Dancing with judgment

Opinions rain down and collect at my feet
The words that appear both bitter and sweet
I bought an umbrella when it was too much to take
To block out the words dripping down with much weight
Gathering courage I struck out my tongue
To collect inspiration for poems or a song
More daunting I feel
My heart starts to race
I drop my umbrella and dance in the rain

I spent four years of my life strengthtraining for a sport before finding that my greatest strength is in my own weakness. “But he said to me, ‘My grace is sufficient for you, for power is made perfect in weakness’” (2 Cor 12:9). The summer before my freshman year of college, I found out I was dyslexic. This learning disability is not something anyone could identify by looking at or speaking with me, but is identifiable in the long, taxing, additional hours it takes me to finish my homework or tests at school. It’s identifiable in a life of second-guessing myself and increased anxiety caused by the fear of being wrong because I think differently from the majority of people around me.

In high school, I was dedicated to sports. I poured myself into excelling in track. I was motivated to be the best version of myself, and made it to the state meet my senior year. No one knew, not even myself, about the different way I processed the world. It was not very evident my junior or senior year of high school because I took an easier course load to compliment my time-consuming training schedule for track. School wasn’t a challenge then. A lot of the time, I emphasized track over schoolwork because sports came more naturally.

I went into college as a writing major and music minor. I wanted to marry my two passions and thought that would be a good fit. I found out very quickly this may not be the plan for me. I was overwhelmed with multiple essay due dates and test days intertwined in the same week. It takes me at least twice as long as the average person for writing and reading comprehension activities. I went from having an occasional monthly test in high school to sacrificing sleep to keep up with due dates my other friends didn’t seem to find intimidating. The extra time it took me to complete schoolwork was robbing me of time and memories I could have been making with my friends as a college student. I would do study groups and study on my own all week, and then still walk out of my music class in tears, knowing I just failed a test.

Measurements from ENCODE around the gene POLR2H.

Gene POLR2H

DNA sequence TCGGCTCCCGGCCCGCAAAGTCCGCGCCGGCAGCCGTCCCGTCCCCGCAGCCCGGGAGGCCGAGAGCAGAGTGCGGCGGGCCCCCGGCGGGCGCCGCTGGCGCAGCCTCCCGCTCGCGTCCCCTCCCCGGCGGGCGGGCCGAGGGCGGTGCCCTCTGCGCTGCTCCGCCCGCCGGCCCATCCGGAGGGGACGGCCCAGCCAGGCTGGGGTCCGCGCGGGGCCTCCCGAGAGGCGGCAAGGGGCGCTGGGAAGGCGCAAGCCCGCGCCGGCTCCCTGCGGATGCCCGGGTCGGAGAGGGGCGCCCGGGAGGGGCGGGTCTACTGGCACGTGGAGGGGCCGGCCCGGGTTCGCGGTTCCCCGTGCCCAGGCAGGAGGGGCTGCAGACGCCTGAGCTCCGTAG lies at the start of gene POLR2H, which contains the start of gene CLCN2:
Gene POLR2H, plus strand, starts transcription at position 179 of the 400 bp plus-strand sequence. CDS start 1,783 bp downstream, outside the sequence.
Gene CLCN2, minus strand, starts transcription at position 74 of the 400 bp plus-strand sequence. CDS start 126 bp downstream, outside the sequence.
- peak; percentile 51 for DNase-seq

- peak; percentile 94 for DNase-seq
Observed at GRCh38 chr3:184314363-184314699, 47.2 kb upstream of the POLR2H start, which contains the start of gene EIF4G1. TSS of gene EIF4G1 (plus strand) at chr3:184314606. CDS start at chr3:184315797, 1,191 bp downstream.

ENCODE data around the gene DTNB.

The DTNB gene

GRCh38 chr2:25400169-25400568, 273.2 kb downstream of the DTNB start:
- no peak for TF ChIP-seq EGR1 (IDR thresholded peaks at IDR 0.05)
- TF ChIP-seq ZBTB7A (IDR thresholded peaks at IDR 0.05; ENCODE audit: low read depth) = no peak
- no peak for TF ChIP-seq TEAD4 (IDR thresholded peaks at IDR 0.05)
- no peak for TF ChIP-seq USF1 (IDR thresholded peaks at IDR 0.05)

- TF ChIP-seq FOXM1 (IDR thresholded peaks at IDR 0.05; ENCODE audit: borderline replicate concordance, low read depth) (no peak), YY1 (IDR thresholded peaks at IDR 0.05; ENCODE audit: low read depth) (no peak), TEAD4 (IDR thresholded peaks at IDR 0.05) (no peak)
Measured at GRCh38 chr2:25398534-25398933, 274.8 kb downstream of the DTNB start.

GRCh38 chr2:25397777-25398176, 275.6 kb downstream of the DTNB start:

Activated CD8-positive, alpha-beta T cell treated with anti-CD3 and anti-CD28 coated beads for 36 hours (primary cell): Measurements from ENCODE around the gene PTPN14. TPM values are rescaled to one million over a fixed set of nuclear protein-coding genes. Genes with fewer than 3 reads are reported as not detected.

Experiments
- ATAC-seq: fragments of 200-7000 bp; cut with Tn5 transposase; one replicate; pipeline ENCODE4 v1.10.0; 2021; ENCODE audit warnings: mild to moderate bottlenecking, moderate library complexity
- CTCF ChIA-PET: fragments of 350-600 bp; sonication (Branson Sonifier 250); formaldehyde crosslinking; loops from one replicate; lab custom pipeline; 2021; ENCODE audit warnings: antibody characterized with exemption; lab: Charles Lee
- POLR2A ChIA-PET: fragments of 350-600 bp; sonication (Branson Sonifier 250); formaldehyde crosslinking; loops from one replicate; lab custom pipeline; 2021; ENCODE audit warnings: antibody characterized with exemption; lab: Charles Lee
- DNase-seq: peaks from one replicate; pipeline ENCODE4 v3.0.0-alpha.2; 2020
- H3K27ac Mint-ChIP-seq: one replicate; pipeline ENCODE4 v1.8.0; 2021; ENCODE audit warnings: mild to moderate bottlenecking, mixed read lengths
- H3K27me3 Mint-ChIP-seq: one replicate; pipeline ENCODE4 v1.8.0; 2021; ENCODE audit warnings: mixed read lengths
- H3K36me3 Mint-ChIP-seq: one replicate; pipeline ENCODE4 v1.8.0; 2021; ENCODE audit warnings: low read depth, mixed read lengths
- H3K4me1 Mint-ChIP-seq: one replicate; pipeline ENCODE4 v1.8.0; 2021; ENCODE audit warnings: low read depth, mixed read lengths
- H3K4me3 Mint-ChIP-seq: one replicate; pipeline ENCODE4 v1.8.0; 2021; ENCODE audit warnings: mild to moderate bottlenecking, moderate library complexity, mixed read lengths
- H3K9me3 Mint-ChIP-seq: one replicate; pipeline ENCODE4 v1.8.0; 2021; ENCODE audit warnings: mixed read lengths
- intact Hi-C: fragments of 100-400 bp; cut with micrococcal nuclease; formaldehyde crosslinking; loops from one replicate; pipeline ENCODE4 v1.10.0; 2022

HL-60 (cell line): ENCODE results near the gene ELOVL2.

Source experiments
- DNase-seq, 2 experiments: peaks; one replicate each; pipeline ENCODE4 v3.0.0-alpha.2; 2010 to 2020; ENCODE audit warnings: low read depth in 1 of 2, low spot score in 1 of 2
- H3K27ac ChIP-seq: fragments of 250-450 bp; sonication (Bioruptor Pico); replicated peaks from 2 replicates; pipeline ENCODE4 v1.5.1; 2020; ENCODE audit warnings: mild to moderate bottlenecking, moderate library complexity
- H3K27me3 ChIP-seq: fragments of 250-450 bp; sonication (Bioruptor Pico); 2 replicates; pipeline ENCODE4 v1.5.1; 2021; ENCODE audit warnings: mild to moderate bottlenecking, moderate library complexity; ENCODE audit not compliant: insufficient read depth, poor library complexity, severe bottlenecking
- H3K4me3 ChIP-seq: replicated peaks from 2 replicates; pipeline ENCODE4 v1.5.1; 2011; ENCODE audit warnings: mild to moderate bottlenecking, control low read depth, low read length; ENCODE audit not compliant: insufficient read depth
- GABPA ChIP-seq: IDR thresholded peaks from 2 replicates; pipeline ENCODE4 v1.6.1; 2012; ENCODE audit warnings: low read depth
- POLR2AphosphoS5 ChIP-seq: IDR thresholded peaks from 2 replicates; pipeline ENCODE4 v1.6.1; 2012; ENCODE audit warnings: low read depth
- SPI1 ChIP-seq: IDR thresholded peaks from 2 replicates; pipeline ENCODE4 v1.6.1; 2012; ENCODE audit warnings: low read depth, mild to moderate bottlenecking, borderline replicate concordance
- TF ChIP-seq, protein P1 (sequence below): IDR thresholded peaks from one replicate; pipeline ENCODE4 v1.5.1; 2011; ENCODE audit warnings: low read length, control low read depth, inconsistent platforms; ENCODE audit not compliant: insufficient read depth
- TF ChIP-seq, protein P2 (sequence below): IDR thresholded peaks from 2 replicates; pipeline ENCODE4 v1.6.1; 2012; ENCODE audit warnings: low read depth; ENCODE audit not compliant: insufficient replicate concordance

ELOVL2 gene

The information wasn’t processing as fast for me as it was for the other students in my classes. It was very frustrating because I was putting in the same amount, if not more, effort than the other students and yet barely passing some classes. It felt like no matter how hard I tried the outcome would be the same.

My initial reaction was to place the blame on myself: I wasn’t smart enough; I wasn’t putting in enough time. But I was holding myself accountable to standards I couldn’t control. I was letting my stress and worry consume my outlook and control my opinion of myself. I remember going to adoration after a long day of classes, feeling defeated by my weaknesses. I prayed for wisdom. I prayed to understand as quickly as the people around me did. I opened the Bible and underlined a section that seemed to be just for me:

Give alms from your possessions. Do not turn your face away from any of the poor, so that God’s face will not be turned away from you. Give in proportion to what you own. If you have great wealth, give alms out of your abundance; if you have but little, do not be afraid to give alms even of that little. You will be storing up a goodly treasure for yourself against the day of adversity. For almsgiving delivers from death and keeps one from entering the Darkness. Almsgiving is a worthy offering in the sight of the Most High for all who practice it (Tb 4:7-11).

This Scripture passage registered with me immensely. I believe this was God’s way of telling me I should not let my own perspective cloud his bigger plan for my life. I may not see my disability as a gift yet, but I have realized it may be a way to help others. My disability has helped me sympathize and connect with people more deeply. It has enlightened me to notice the struggles of others; not only people with disabilities, but each person’s own individual weaknesses. It has opened my heart to the virtue of patience. I’m learning to be more patient with myself, and not get discouraged if I move at a slower pace than the people around me. Excising this virtue has helped me to be more patient with the people I interact with in my life everyday.

Discovering I have dyslexia has led me to change my major to education in the hope of possibly working with students with disabilities. Dyslexia made me feel weak, but through this weakness, my eyes were turned to God’s strength. In my complete surrender to God’s plan and acceptance of my own weaknesses, I found a new unbreakable perspective rooted in his love. St. Augustine once said, “Our hearts are restless until they rest in you.” I found peace after realizing I don’t have to carry my burdens alone.

My story doesn’t just relate to those with learning disabilities, but to every person who bears some kind of weakness. All of our weaknesses are an opportunity to invite God into our lives and let his radiating love break though limitations set by the human eye. Although I am still learning and adjusting to this new path God has for me, I am confident in his plans, and the reason behind giving me a different way of learning.

Photo (above) Francesca competing in the 100M hurdles her senior year. Photo (right) by Willow Hollow Photography.

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